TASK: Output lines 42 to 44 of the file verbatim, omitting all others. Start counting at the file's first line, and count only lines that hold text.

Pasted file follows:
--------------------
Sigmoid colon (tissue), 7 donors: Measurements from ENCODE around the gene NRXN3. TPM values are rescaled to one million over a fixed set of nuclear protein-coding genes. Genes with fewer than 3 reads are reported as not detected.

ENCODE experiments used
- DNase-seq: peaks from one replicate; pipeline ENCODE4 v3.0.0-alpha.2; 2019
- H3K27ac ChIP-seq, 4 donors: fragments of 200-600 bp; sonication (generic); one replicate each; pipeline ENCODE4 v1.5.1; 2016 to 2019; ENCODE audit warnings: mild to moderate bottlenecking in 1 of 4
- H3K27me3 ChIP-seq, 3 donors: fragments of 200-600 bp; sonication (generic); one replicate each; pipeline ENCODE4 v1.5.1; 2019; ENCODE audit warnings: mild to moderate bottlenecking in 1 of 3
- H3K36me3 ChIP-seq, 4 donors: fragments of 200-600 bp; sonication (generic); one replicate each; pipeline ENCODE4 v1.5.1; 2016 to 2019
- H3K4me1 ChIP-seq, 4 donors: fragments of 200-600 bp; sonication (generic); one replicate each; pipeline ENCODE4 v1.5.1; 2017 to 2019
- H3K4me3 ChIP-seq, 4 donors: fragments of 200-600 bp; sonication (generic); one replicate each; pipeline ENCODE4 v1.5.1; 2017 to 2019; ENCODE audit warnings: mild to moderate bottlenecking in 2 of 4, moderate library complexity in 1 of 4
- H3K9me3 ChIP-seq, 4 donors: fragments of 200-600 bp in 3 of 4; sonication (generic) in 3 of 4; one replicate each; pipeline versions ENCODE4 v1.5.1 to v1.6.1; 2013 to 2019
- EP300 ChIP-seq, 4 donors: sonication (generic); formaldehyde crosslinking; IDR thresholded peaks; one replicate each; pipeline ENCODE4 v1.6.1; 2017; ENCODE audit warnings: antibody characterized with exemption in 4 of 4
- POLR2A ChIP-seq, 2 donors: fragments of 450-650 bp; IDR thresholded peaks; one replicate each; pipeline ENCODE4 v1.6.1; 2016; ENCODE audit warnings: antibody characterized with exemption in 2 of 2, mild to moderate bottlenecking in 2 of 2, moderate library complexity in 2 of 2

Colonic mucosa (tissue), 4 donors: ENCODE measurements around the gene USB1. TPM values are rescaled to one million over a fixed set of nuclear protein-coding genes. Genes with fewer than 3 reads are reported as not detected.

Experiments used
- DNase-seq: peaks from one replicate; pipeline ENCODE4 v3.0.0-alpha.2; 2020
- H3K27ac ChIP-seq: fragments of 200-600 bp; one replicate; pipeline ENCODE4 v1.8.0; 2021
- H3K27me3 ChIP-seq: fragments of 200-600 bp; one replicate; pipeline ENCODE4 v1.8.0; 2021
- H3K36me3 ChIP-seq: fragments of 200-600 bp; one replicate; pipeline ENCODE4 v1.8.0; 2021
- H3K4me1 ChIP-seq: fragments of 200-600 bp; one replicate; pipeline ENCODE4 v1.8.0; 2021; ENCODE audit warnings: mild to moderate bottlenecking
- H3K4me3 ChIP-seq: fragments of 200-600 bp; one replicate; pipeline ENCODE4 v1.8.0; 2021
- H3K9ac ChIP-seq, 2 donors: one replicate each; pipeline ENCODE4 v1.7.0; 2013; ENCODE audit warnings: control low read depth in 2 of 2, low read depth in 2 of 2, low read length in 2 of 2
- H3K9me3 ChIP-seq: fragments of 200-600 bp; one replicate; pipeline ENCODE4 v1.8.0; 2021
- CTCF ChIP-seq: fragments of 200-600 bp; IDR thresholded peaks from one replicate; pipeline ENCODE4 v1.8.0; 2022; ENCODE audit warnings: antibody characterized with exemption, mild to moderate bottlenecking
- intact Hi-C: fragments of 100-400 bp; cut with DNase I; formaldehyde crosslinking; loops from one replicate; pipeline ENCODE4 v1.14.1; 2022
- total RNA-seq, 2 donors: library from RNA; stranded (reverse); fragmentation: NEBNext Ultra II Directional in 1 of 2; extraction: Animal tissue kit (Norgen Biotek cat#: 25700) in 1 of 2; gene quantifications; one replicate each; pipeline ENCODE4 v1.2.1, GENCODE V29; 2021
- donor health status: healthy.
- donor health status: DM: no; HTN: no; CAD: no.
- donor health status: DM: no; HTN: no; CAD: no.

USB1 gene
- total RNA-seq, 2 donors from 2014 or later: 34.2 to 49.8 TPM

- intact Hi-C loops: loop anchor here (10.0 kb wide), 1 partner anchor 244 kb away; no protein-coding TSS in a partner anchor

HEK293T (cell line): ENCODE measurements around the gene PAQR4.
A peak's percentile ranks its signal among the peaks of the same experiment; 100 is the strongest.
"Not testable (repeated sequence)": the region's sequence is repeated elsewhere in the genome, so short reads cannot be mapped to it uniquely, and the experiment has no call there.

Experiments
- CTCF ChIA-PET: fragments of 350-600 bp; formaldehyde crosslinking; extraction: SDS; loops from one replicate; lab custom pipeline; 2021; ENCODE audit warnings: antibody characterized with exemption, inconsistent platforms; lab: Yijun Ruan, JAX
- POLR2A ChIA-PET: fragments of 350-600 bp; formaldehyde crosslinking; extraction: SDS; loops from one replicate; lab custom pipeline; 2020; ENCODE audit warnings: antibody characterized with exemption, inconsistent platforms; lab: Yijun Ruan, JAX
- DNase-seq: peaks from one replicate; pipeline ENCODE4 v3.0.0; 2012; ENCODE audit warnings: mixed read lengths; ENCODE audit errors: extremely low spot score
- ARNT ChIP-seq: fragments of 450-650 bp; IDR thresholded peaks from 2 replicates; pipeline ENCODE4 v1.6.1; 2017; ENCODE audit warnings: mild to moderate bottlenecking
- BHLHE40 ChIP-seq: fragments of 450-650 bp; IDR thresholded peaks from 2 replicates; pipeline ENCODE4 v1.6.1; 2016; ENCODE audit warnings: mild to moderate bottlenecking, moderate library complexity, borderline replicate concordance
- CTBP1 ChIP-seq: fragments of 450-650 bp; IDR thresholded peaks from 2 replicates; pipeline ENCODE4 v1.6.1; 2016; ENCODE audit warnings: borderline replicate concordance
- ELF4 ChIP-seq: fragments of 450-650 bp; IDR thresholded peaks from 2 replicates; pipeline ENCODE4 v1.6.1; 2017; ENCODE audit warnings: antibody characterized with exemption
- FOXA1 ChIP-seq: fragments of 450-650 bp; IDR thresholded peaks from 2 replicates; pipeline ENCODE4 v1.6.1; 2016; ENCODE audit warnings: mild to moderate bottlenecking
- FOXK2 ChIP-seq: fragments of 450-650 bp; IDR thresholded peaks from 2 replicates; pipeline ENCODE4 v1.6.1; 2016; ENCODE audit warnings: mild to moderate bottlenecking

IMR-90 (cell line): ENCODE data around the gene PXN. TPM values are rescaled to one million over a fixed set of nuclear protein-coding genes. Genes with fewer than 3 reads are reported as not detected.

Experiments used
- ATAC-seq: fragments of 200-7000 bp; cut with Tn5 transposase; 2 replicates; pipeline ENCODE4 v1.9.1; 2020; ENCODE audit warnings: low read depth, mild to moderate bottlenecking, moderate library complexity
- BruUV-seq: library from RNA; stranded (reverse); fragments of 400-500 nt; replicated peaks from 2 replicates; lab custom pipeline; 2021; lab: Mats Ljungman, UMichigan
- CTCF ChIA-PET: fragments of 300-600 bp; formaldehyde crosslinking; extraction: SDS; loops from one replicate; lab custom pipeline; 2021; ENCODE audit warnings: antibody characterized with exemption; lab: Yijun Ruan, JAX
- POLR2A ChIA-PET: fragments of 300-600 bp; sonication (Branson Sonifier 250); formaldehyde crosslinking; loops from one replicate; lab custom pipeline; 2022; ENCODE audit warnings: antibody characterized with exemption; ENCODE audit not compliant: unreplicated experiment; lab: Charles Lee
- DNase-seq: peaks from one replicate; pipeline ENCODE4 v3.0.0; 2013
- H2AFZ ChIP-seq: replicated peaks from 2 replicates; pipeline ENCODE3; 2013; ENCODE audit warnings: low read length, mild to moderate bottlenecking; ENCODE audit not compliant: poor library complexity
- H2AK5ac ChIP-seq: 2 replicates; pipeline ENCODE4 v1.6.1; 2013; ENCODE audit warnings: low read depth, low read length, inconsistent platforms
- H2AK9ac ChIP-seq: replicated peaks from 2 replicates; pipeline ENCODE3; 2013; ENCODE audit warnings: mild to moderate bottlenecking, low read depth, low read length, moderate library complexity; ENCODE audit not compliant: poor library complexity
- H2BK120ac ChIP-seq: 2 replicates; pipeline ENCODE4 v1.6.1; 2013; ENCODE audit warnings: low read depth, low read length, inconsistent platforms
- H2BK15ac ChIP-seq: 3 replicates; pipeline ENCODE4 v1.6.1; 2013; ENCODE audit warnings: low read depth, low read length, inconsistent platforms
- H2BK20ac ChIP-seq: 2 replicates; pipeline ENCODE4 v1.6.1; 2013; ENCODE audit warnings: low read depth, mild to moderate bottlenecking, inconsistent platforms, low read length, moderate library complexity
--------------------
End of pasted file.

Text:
- FOXA1 ChIP-seq: fragments of 450-650 bp; IDR thresholded peaks from 2 replicates; pipeline ENCODE4 v1.6.1; 2016; ENCODE audit warnings: mild to moderate bottlenecking
- FOXK2 ChIP-seq: fragments of 450-650 bp; IDR thresholded peaks from 2 replicates; pipeline ENCODE4 v1.6.1; 2016; ENCODE audit warnings: mild to moderate bottlenecking

IMR-90 (cell line): ENCODE data around the gene PXN. TPM values are rescaled to one million over a fixed set of nuclear protein-coding genes. Genes with fewer than 3 reads are reported as not detected.